While mortalities of juvenile oysters have been documented repeatedly over the past years, causing dramatic losses to French oyster production1, environmental drivers of the disease’s recurrence have been poorly investigated. To our knowledge, the only environmental survey exploring the spatial and temporal distribution of Vibrio species of the Splendidus clade and V. aestuarianus in Mediterranean marine coastal systems has been performed in the Goro Lagoon, Italy (Vezzulli et al., 2015). In this lagoon, which is used for clam but not oyster farming, the authors found the Splendidus clade associated with mollusks (oysters and mussels), plankton, sediment, and seawater in both winter and summer. V. aestuarianus was found in summer and at very low levels in the sediment in winter. To predict and mitigate disease occurrence, it is paramount to understand the recurrence of the Pacific oyster mortality syndrome in marine ecosystems exploited for oyster farming. This requires gaining more insight on the environmental reservoirs of vibrios associated with the disease and environmental factors driving their dynamics and transmission to oysters.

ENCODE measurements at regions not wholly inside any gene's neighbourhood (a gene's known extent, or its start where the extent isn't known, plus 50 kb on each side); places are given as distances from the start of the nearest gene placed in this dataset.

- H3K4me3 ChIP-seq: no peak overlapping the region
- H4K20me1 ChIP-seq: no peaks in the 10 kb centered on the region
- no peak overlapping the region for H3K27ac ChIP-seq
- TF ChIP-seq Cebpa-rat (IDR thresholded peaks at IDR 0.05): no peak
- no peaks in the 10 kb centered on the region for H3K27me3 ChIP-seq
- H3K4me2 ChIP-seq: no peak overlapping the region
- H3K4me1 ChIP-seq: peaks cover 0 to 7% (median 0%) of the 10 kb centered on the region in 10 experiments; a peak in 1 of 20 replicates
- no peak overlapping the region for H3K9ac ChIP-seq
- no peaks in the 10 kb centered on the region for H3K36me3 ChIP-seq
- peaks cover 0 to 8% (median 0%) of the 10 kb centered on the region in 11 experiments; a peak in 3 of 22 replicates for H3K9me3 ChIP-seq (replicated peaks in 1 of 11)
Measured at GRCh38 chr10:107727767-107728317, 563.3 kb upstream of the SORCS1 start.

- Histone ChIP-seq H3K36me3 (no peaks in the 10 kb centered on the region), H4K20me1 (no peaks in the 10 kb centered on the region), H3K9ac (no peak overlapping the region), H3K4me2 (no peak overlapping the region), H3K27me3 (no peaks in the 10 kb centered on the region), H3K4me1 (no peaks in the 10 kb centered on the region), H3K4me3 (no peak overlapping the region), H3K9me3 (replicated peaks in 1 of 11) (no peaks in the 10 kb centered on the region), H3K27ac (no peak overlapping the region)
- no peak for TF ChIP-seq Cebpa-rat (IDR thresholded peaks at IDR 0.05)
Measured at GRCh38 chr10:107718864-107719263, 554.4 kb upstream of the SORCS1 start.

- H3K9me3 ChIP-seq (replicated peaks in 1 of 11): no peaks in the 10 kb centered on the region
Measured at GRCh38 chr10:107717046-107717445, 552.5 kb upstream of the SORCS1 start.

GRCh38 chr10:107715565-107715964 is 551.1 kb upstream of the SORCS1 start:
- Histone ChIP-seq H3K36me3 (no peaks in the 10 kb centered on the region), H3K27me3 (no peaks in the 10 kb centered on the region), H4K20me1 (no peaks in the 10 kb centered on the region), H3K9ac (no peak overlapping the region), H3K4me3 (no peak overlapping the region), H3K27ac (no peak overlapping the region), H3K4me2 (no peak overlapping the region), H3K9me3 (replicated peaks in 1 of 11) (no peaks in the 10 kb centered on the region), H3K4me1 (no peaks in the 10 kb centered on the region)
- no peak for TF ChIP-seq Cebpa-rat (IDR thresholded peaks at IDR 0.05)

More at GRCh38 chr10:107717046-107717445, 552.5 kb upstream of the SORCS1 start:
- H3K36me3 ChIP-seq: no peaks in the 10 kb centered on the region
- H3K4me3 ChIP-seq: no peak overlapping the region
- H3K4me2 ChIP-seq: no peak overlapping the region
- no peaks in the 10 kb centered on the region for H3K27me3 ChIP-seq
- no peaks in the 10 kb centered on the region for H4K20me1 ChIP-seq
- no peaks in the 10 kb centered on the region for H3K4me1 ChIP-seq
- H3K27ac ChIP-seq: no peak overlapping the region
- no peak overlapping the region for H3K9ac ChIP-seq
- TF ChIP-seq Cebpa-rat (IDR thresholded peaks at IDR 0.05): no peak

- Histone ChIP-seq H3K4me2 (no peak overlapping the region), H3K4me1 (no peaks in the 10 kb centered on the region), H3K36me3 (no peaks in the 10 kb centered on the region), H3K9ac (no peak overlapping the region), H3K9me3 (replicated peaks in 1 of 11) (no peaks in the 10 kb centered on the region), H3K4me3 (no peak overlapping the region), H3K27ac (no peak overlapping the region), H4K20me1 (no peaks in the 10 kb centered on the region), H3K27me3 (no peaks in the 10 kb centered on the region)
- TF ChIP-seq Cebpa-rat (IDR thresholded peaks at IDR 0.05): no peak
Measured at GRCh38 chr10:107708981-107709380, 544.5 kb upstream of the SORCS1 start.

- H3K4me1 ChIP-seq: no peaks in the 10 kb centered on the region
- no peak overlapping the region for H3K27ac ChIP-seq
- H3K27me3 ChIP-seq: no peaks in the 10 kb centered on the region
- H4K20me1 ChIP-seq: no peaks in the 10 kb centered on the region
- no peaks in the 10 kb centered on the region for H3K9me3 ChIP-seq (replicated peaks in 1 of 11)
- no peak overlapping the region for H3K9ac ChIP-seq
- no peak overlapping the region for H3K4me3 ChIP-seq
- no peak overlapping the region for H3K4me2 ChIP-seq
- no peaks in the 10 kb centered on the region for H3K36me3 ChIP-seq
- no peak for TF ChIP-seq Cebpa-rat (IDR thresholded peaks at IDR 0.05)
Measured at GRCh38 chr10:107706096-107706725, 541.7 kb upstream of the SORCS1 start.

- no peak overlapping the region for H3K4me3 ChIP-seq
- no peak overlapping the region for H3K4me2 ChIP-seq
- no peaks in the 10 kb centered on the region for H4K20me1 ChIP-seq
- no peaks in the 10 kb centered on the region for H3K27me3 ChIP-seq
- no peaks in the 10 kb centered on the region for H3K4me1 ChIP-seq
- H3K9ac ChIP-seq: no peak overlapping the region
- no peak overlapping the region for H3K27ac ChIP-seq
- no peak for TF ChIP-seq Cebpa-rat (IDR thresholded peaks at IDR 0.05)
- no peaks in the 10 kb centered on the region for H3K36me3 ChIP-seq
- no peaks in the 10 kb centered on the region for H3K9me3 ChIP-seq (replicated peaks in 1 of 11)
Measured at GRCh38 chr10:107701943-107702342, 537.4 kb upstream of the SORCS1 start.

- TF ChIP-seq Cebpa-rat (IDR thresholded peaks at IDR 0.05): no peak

The present study aimed to investigate the seasonal dynamics of vibrios potentially pathogenic to oysters in the Thau Lagoon, a Mediterranean marine ecosystem with a significant oyster farming activity (20% of the total surface). This lagoon has seen repeated dramatic mortalities of oyster juveniles since 2008 (Pernet et al., 2012), causing important economic losses. A monthly monitoring of Vibrio species was carried out over 2 years (2013–2014). Environmental parameters of the water column were monitored monthly to identify potential relationships between the abundance of vibrios and phyto-, microzoo-, and mesozooplankton, temperature, and salinity. The potential impact of shellfish farming on pathogen dynamics, Vibrio and plankton communities was investigated in the water column both inside and outside oyster farms. Vibrios were monitored in the sediment at both sampling sites during all four seasons. Findings show that (i) the ecology of V. crassostreae and V. tasmaniensis is influenced by temperature and/or plankton composition, respectively; and (ii) the sediment of oyster farms constitutes a winter reservoir for pathogenic vibrios.